Last Updated on January 11, 2023
This is a very short article based on two much longer articles:
- Sell shares to create “income”
- The marginal rate of return/incremental return
- The case against DRIP and compounding dividends
On the 30th of April 2020, Royal Dutch Shell cut their dividend by 67% (I have a tiny position in the stock – 0.05% of my portfolio). As expected the comments on Seeking Alpha are full of anger and resentment over the smart decision, in my opinion, to cut the dividend.
To cut is of course smart because the wise thing to do now is to protect the business and cashflows, not to hand out distributions to shareholders. Unfortunately, Shell has attracted a lot of dividend investors who often look at the equity as a proxy for a bond, which obviously it isn’t.
My experience as a former quasi-dividend investor has led me to the conclusion that a strategy based on dividend stocks is a foolish one. Richard Feynman once said that the first principle is that you must not fool yourself and you are the easiest person to fool.
I believe dividend investors too often fool themselves because they have it backward: They focus on the distribution of profits, not how to make profits. They are what Benjamin Graham would call coupon clippers. In The Intelligent Investor Benjamin Graham made this fantastic comment:
…..a steady rising dividend has the potential of attracting “ignorant coupon clippers, not business owners.
You can read many more quotes from this book here:
Let’s look at some of the downsides of dividend investing:
Low bond yields make people take greater risk
Dividend investing has become immensely popular since the GFC in 2008/09 together with the growth in the FIRE-movement. If you search at Google Trends you will find a gradual rise in the search activity for both terms.
Those who retire early obviously need cash and capital to live on, either from “income” or sales of capital assets. With fixed income generating less than satisfactory returns, it means retirees need to take on greater risk to generate those needed returns.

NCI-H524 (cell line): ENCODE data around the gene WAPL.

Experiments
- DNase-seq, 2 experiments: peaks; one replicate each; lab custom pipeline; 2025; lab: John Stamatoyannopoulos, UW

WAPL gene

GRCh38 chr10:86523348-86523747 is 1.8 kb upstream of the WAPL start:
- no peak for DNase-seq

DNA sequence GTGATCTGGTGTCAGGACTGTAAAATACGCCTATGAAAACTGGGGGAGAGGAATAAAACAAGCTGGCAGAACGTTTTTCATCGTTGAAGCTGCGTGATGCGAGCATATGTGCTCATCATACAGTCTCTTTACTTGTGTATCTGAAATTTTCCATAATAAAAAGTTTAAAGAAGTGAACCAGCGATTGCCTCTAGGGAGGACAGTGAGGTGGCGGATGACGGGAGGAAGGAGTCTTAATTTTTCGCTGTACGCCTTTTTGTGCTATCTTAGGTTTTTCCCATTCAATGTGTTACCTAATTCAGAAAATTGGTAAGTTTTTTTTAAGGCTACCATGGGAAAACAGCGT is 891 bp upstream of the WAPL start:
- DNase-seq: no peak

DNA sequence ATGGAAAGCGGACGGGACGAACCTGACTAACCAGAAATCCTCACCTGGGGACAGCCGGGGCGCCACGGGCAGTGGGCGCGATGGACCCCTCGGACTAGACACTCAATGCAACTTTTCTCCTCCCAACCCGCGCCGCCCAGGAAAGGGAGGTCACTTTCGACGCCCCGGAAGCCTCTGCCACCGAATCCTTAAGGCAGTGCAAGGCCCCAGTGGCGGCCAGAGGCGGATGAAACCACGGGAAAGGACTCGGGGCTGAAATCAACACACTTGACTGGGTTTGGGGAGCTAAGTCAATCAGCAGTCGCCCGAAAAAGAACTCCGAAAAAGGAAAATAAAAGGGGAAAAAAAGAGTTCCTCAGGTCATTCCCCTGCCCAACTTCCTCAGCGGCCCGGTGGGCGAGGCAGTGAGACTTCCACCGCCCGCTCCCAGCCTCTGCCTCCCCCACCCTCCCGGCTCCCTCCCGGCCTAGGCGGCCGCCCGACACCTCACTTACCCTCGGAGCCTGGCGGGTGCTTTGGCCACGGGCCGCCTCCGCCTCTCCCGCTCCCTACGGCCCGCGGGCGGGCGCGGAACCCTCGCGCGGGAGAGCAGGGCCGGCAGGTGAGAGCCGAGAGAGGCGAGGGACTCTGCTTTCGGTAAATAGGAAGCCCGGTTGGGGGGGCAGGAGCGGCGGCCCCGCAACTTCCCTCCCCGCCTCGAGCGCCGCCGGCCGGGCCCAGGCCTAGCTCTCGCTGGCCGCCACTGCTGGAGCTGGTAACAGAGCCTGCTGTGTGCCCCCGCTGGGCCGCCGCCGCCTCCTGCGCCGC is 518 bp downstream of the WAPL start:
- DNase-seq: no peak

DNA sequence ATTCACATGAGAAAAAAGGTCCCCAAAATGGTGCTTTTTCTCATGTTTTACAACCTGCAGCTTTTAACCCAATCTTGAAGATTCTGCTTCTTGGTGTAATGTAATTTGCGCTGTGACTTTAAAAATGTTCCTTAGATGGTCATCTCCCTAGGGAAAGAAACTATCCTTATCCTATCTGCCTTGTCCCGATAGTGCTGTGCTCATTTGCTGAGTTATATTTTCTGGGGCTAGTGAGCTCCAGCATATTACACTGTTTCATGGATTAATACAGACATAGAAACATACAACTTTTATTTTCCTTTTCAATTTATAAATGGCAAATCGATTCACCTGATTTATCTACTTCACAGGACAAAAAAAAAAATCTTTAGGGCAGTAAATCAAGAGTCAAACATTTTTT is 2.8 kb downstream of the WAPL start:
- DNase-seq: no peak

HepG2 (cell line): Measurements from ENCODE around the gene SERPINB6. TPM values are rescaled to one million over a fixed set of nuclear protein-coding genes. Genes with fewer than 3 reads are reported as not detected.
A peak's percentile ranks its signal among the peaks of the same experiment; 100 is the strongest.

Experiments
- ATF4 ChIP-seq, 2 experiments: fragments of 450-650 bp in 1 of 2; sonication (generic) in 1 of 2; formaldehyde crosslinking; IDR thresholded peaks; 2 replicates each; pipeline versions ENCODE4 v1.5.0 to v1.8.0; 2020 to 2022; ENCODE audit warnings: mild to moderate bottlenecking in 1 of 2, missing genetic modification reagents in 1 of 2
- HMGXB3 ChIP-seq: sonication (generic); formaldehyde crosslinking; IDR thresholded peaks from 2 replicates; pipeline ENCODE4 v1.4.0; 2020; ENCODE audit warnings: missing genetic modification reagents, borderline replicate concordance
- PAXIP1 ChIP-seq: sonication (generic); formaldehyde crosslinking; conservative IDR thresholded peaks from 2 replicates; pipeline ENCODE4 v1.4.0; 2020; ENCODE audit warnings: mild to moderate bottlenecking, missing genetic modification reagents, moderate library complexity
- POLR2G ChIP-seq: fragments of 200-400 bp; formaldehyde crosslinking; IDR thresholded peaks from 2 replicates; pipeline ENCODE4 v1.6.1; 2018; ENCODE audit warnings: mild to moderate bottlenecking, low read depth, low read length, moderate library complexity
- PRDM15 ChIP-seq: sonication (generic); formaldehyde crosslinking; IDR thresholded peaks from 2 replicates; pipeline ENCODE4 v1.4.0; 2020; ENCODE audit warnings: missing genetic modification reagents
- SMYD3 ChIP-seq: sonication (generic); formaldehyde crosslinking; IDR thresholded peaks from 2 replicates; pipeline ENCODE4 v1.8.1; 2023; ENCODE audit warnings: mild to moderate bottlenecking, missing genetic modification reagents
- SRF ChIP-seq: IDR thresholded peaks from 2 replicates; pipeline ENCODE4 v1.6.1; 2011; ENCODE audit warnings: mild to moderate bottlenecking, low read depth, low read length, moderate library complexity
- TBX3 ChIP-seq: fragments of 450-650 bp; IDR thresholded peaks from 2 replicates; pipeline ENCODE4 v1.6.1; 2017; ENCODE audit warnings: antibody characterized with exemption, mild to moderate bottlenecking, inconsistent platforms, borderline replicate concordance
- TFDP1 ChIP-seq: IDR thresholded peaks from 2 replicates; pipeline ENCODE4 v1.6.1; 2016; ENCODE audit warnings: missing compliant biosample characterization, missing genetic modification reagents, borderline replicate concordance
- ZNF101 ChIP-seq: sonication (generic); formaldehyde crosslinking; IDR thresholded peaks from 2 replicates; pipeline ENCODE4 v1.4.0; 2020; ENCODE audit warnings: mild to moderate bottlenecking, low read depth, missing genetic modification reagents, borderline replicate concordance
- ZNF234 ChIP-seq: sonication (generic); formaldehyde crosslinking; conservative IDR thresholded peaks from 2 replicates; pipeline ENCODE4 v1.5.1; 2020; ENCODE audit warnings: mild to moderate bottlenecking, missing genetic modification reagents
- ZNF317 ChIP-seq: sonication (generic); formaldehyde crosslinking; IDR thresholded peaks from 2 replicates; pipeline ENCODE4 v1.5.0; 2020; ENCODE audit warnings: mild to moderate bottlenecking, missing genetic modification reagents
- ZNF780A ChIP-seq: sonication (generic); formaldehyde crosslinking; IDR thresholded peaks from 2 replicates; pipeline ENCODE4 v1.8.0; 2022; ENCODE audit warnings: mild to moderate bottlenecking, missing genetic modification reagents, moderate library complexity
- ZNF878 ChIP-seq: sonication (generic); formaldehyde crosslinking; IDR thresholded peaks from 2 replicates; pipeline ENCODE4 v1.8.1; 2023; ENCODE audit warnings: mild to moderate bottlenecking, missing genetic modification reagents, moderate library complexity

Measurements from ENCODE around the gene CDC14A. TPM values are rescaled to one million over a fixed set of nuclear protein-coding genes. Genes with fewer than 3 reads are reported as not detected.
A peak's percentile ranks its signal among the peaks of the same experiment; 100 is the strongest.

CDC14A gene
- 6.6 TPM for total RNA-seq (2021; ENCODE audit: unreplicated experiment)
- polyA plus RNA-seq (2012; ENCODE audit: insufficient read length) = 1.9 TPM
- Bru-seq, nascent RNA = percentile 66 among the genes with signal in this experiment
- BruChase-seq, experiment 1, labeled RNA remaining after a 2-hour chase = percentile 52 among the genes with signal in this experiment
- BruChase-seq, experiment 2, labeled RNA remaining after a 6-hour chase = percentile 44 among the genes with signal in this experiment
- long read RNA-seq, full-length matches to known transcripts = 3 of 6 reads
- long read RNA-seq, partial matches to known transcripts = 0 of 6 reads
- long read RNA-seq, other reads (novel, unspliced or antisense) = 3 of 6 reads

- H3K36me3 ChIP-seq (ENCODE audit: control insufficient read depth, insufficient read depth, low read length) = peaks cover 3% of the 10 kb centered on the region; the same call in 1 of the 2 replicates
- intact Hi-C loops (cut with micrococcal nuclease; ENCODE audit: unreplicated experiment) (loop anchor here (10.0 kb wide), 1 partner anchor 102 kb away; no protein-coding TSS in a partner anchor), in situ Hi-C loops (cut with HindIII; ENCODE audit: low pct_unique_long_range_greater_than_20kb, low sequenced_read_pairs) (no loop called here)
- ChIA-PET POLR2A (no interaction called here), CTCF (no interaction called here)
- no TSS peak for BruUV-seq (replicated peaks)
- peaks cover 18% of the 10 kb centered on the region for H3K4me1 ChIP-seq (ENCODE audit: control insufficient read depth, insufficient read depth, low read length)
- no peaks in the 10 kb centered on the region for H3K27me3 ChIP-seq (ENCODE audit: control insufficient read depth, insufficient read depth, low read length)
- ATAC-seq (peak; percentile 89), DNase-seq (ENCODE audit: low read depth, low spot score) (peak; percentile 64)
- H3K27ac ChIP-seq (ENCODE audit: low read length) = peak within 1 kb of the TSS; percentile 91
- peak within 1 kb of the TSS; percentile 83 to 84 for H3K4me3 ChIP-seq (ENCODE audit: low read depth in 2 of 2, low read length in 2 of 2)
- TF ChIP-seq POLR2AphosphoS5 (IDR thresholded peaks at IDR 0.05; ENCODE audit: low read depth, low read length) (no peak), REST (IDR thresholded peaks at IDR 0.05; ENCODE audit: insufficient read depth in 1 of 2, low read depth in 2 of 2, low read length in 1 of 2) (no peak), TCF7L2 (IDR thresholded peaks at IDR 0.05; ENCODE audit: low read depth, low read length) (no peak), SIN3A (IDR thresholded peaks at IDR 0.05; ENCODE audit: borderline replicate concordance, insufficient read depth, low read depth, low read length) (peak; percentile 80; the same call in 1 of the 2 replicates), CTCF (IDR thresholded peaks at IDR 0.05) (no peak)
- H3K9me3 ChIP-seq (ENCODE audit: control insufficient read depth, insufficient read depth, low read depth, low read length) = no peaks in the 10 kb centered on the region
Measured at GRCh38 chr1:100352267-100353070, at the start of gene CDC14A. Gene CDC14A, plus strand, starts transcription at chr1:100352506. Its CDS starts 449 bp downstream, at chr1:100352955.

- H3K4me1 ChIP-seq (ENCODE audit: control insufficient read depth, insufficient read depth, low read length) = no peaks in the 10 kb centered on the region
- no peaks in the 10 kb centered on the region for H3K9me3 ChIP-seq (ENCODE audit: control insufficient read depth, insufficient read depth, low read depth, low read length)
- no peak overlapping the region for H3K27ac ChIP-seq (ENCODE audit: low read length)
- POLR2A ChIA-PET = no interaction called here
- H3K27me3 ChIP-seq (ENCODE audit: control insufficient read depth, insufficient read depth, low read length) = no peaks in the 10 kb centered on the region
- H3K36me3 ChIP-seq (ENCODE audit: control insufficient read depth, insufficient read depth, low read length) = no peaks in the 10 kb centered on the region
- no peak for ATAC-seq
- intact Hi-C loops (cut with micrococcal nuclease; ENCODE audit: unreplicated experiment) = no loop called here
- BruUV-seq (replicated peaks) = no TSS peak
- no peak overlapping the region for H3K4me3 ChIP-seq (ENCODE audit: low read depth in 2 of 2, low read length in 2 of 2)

If risk-free government bonds yielded 5% while inflation is running at 5% or lower, I think it’s safe to assume many investors would own bonds instead of equities. But after 2008, when interest rates dropped significantly, many have shifted from bonds to equities in the search of “yields”. But a bond is a much safer “income” than equity. They who tell you otherwise and point to Coca-Cola or Unilever, do not fully understand the risks.
This means they lean on dividend stocks to provide the income stream they rely on. This is a foolish strategy because:
A dividend is not “income”
In my opinion, dividend investors are completely mistaken in calling dividends “income”. Why?
Because a dividend is simply a withdrawal/distribution of your equity in the business. Equity (book value) is the assets minus the liabilities – also called shareholders’ equity. The equity is simply the assets that the shareholders receive if the company were to be liquidated: liabilities are subtracted from the assets, what is left is sold, and capital is returned back to the owners – the shareholders.